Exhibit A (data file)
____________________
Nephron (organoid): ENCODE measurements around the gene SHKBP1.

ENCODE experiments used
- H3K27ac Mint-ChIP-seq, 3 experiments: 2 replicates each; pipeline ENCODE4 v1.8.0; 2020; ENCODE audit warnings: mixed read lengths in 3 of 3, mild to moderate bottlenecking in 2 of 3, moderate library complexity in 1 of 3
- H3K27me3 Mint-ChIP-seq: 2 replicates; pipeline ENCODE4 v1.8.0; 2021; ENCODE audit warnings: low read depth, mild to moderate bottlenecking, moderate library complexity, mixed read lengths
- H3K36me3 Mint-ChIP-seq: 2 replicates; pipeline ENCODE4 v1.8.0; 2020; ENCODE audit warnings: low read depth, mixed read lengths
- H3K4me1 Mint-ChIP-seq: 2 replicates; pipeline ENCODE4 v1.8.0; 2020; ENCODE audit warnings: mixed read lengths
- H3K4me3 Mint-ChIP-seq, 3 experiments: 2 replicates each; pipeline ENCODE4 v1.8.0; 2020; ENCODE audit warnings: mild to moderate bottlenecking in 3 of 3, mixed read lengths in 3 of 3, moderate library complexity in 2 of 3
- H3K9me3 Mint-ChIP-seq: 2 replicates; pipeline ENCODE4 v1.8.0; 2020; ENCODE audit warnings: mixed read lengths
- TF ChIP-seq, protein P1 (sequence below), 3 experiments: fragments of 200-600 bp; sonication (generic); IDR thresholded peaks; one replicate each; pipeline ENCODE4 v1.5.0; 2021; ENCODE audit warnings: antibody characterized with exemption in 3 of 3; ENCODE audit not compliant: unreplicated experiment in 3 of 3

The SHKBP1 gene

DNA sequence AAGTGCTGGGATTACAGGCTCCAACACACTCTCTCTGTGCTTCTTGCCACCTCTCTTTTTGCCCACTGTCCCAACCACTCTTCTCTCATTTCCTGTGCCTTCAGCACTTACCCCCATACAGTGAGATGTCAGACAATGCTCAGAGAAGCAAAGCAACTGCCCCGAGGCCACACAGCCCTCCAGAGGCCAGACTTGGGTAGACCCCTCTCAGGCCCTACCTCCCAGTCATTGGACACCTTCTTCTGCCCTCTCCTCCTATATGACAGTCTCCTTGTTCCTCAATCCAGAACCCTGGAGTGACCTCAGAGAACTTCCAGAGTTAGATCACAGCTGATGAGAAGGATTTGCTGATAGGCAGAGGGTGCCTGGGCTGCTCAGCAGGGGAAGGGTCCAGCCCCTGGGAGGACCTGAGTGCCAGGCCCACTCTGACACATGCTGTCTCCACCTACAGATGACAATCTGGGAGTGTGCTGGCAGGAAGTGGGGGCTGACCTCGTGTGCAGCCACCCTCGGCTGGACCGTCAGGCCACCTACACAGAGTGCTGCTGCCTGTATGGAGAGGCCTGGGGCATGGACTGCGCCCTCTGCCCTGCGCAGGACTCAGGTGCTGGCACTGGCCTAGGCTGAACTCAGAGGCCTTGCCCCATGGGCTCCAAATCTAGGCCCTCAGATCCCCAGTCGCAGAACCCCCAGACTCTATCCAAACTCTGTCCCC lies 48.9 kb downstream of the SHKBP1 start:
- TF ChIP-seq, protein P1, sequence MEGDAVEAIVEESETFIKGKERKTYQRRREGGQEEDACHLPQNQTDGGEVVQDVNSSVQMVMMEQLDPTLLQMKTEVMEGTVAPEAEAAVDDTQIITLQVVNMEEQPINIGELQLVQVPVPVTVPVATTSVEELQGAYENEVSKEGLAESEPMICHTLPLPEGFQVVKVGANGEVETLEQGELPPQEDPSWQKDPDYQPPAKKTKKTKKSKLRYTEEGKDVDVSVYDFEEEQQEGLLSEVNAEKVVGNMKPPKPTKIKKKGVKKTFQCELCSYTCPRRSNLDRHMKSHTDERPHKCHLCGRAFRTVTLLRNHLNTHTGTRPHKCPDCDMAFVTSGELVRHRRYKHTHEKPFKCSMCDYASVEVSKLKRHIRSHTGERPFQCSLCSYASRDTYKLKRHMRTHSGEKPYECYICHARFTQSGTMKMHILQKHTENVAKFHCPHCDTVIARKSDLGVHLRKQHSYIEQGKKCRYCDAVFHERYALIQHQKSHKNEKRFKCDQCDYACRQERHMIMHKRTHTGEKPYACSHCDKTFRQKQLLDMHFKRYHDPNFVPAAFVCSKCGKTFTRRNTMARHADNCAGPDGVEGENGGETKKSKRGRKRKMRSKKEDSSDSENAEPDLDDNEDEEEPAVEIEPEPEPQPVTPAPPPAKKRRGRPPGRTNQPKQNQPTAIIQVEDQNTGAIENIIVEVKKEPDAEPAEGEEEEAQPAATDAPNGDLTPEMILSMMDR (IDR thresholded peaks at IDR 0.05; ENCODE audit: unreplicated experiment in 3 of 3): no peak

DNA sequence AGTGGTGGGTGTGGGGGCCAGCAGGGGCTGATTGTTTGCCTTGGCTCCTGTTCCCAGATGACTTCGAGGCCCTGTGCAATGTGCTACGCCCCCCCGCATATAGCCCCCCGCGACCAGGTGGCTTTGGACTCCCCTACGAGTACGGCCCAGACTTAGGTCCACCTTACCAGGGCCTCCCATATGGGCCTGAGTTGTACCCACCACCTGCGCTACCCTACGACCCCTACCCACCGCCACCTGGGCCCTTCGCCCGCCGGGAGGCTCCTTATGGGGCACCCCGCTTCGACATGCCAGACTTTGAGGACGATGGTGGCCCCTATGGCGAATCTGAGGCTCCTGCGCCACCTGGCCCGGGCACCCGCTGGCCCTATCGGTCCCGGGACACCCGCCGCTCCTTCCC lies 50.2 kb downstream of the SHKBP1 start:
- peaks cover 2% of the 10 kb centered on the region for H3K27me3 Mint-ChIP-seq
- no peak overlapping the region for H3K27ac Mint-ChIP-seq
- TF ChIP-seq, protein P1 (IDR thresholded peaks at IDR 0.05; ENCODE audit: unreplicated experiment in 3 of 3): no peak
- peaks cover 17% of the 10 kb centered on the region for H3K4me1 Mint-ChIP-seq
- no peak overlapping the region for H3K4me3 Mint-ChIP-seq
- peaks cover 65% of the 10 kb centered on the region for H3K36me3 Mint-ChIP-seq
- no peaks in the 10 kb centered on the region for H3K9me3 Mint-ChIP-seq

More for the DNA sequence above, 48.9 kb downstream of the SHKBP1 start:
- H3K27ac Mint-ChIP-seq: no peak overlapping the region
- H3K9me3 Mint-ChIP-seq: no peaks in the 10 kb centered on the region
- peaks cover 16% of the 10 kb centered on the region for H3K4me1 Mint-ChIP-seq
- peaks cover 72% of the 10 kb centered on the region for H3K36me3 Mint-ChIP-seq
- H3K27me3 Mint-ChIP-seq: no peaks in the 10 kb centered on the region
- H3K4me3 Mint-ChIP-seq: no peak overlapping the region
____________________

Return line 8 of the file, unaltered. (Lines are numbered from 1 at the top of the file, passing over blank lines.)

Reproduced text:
- H3K9me3 Mint-ChIP-seq: 2 replicates; pipeline ENCODE4 v1.8.0; 2020; ENCODE audit warnings: mixed read lengths